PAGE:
SATURDAY: Flurries taper, windy and colder. Winds: NW 10-20. Wake-up: 30. High: 33.
SUNDAY: A sunnier, nicer day with less wind. Winds: NW 5-10: Wake-up: 18. High: 34.

This Day in Weather History
November 13th

1986: Lakes are frozen over throughout much of the state, reaching as far south as Winona.

1938: A snowstorm develops across northern Minnesota. The barometer falls to 29.31 inches in Duluth.

1933: The first Great Dust Bowl Storm occurs. The sky darkened from Minnesota and Wisconsin to New York State.

Average High/Low for Minneapolis
November 13th

Average High: 43F (Record: 71F set in 1999)
Average Low: 28F (Record: 0F set in 1986)

Record Rainfall: 1.04″ set in 1951
Record Snowfall: 7.7″ set in 2010

Sunrise/Sunset Times for Minneapolis
November 13th

Sunrise: 7:08am
Sunset: 4:46pm

Hours of Daylight: ~9 hours 38 mins

Daylight LOST since yesterday: ~2 minutes and 25 seconds
Daylight LOST since summer solstice (June 20th): 5 hours & 59 minutes

Moon Phase for November 7th at Midnight
3.4 Days After Last Quarter


 Weather Outlook For Monday

Tuesday will be another chilly day across the region with temps running nearly 10F to 15F below average. Much of the state will only see highs in the 20s and 30s across Minnesota and the northern half of Wisconsin.

Minneapolis Temperature Outlook

Here’s the temperature outlook through November 27th, which shows a very mild week ahead with temps approaching 50F or better a few times through Wednesday. Considering how chilly it’s been as of late, this will feel like a November heatwave! Note that temps take a dip later this week and weekend ahead with 30s likely into the 2nd half of the month.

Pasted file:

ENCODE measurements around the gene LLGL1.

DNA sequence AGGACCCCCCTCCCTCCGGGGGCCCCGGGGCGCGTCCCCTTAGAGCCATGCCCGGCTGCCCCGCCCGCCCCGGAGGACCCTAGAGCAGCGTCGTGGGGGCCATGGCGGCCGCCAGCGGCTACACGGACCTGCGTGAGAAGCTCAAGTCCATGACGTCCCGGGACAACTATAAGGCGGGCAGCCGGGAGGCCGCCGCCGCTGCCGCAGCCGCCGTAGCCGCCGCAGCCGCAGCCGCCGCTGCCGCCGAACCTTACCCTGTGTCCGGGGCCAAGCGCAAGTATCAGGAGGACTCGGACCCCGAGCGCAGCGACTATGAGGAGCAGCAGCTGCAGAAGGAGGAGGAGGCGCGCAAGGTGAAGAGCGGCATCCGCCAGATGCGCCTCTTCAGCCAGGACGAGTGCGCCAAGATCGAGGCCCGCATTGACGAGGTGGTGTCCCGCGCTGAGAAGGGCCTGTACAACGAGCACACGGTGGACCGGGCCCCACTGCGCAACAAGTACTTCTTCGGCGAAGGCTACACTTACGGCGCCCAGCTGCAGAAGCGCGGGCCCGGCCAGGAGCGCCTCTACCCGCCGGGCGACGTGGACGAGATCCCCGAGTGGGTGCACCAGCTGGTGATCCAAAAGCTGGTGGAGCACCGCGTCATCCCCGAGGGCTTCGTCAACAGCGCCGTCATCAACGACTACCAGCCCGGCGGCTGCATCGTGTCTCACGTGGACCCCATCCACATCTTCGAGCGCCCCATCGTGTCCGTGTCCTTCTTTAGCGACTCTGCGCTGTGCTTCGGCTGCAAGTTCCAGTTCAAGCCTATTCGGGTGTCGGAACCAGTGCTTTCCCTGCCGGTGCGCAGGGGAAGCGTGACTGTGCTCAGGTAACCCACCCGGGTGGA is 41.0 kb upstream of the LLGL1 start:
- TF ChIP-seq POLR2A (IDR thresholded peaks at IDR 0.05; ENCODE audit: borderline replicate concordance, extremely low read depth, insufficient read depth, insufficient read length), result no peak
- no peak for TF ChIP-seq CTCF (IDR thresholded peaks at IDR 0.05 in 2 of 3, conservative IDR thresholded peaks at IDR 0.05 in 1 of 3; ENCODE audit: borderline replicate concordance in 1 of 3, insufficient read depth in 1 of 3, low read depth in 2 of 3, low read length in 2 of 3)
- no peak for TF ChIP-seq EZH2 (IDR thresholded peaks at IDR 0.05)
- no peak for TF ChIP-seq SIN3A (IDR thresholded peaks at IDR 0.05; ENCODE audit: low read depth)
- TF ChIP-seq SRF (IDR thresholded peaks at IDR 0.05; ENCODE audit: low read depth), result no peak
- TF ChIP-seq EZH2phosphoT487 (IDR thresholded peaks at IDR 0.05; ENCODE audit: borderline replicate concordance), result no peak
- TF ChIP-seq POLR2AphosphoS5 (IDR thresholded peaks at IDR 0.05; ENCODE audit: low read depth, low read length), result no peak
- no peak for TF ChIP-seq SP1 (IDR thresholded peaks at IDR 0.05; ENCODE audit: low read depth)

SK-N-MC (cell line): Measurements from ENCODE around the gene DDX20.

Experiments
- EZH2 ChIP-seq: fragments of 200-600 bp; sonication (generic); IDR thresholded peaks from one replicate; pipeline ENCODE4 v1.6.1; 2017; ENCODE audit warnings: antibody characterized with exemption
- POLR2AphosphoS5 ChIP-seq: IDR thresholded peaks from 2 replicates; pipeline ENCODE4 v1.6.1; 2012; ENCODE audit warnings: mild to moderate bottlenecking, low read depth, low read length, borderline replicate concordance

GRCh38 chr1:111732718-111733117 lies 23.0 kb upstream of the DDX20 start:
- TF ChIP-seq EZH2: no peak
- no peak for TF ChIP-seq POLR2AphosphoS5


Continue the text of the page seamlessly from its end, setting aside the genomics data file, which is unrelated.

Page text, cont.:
6 to 10 Day Temperature Outlook

Temps may warm up a bit as we head through the 2nd full week of November, but the extended outlook suggests that cooler than average temperatures will return from November 17th to the 21st.

6 to 10 Day Temperature Outlook

According to NOAA’s CPC – much of the southwestern part of the nation will remain much above average, but areas from the Midwest and into the Mid-Atlantic will be cooler than average as we head into the 2nd half of the month.


“Why You Really Shouldn’t Eat Yellow Snow”
“Yellow snow is the topic of many a winter joke. Since snow in it’s purest form is white, yellow snow is said to be colored with yellow liquids, like animal urine. But while animal (and human) markings can indeed turn snow yellow, these aren’t the only cause of yellow snow. Pollen and air pollution can also lead to large areas of snow cover that looks like lemonade. Here are the ways snow can acquire a golden hue.”
“The Long Legacy of Ireland’s ‘Night of the Big Wind’”
IN OCTOBER OF 2017, HURRICANE Ophelia hit Ireland, knocking out power to thousands of residents and killing at least three people. The storm caused serious damage, but it was far from the first time the island has weathered catastrophic winds. In 1839, a massive storm raged across Ireland, causing unprecedented destruction. Called “Oíche na Gaoithe Móire” in Irish, The Night of the Big Wind took place on Sunday, January 6, 1839, hitting the country with little warning. By the time the tempest had finished cutting a destructive swath across the Emerald Isle, it had also left a mark on the national psyche that can still be felt today. The night before the day of the storm, snow had fallen, and the skies were still filled with slaty clouds that morning. By midday, rain had begun to fall in parts of the country, and as the afternoon went on, temperatures began to rise, bringing an unseasonable warmth. While some scholars had begun to record climate information by the late 1830s, weather forecasting was still more guess work than science, and the odd warmth did not portend what was brewing off the Western coast of the country.”
“Users Report iPhone X Display Becomes Unresponsive in Cold Weather”